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The Case for Physical Education

The Case for Physical Education

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Updated on Mar 5, 2009

Gone are the days where gym class consisted of five minutes of lackluster calisthenics followed by a half-hearted game of dodge ball. Physical Education, or PE, in schools today is about getting kids’ heart rates up, teaching them about nutrition and the benefits of exercise. According to current public health guidelines, physical activity calls for children to accumulate 60 minutes of moderate to vigorous physical activity daily. And with approximately 25 million kids in this country considered obese, why would schools want to eliminate physical education from their programs?

For starters, schools are under budgetary constraints and immense pressure to improve standardized test scores. So schools have been questioning the value of physical education. They are trimming the "fat", which for them may be anything that does not advance children in academic subjects. PE, arts programs and recess seem to suffer the hardest blows. Stewart Trost, Ph.D. and Associate Professor for the Departments of Nutrition and Exercise Science at Oregon State University, says, "The belief that time for Physical Education compromises academic performance is simply not supported by the research on this topic. If anything, the evidence suggests that regular physical activity breaks and physical education can promote better classroom learning by keeping kids more on task and improving concentration.”

Active Living Research is a national program of the Robert Wood Johnson Foundation, which supports research to examine how environments and policies influence active living for children. According to their research, sacrificing physical education for classroom time does not improve academic performance. On the contrary, students whose time in school-based physical activity was increased maintained or improved their grades. And their scores on standardized achievement tests also improved, even though they received less classroom instructional time than students in control groups. Trost explains that physical education not only provides much needed physical activity that can help a child in the short-term, it can also teach students the behavioral and movement skills that will help them be physically active later in life.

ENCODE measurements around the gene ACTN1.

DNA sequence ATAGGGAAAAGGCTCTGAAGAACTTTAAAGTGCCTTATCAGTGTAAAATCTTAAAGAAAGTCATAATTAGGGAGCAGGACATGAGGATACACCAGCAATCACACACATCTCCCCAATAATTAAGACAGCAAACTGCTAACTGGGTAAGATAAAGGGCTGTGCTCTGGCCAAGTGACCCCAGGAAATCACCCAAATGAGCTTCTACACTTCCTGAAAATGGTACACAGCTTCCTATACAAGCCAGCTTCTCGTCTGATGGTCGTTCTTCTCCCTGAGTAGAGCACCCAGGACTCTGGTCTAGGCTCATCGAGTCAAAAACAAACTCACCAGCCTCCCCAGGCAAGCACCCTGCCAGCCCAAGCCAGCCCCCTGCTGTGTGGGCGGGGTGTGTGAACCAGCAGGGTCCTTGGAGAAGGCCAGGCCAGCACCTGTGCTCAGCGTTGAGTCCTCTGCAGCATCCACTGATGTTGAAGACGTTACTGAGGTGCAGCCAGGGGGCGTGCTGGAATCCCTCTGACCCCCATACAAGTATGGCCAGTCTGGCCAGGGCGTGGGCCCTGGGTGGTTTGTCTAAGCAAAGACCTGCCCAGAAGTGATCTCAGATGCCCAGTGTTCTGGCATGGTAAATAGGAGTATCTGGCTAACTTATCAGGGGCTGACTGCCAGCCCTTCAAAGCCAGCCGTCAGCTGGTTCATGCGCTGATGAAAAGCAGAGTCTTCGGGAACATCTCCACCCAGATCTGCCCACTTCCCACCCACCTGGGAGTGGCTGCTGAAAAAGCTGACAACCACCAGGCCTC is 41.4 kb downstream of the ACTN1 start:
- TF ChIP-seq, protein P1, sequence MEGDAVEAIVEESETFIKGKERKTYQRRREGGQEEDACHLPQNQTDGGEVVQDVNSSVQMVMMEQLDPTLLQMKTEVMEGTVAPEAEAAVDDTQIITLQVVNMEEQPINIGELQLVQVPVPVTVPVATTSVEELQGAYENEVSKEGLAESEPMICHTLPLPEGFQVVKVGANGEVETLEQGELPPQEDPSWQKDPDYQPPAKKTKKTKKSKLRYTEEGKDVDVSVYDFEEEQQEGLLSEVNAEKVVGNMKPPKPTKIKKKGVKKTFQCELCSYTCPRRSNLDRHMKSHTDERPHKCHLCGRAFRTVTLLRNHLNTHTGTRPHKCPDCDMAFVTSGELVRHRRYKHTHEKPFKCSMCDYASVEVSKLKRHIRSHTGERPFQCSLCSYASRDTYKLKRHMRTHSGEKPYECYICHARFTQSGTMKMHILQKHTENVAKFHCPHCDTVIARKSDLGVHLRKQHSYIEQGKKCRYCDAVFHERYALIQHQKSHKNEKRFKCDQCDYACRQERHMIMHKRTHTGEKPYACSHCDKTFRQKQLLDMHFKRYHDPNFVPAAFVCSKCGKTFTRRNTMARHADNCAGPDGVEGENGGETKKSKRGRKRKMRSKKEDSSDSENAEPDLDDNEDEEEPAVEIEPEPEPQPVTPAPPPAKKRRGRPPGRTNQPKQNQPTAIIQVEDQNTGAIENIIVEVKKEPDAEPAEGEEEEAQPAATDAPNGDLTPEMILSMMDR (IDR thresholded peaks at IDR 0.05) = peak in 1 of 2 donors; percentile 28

Experts say if you want to raise truly well-balanced kids, physical education needs to be a part of their daily lives. And if the school isn’t providing an opportunity for physical activity, parents should feel empowered to fight for it.

How can you be an effective advocate for keeping PE in your child’s school? Kurt Suhr, Principal of Newport Heights Elementary School, Newport Beach, CA encourages concerned parents to speak with their child’s teacher first. Suhr says that California has a law that mandates schools provide a minimum of 200 minutes of PE every ten school days – essentially the teachers have to take the kids out twice a week. Still not very much. But not all states even have PE mandates. Parents should ask the child’s teacher how much physical education time the children are receiving weekly. And if parents aren’t satisfied with the answer, they should contact the principal. If still no action is taken to make changes, parents should contact the school district and principal’s supervisor.

Suhr says, “One thing to remember is that advocating for your child does not mean you are the difficult or angry parent”; it just means you have a vested interest in making sure your child is getting the exercise he needs. One parent in Suhr’s school heard of a PE program out of Texas and advocated for it to be implemented at Newport Heights. She approached the topic in a positive way and brought the information to meetings. The school piloted the program and eventually integrated it into the curriculum. Says Suhr, “You can advocate in a positive way to make a positive change.”

Bottom line? Don’t be afraid to ask questions about the PE program in your child’s school. And while you’re waiting for the answers, bike with your kids to the grocery store, instead of driving. Park far away from the mall entrance – on purpose. After all, we only get one body in this lifetime. Teach your child to take care of it.

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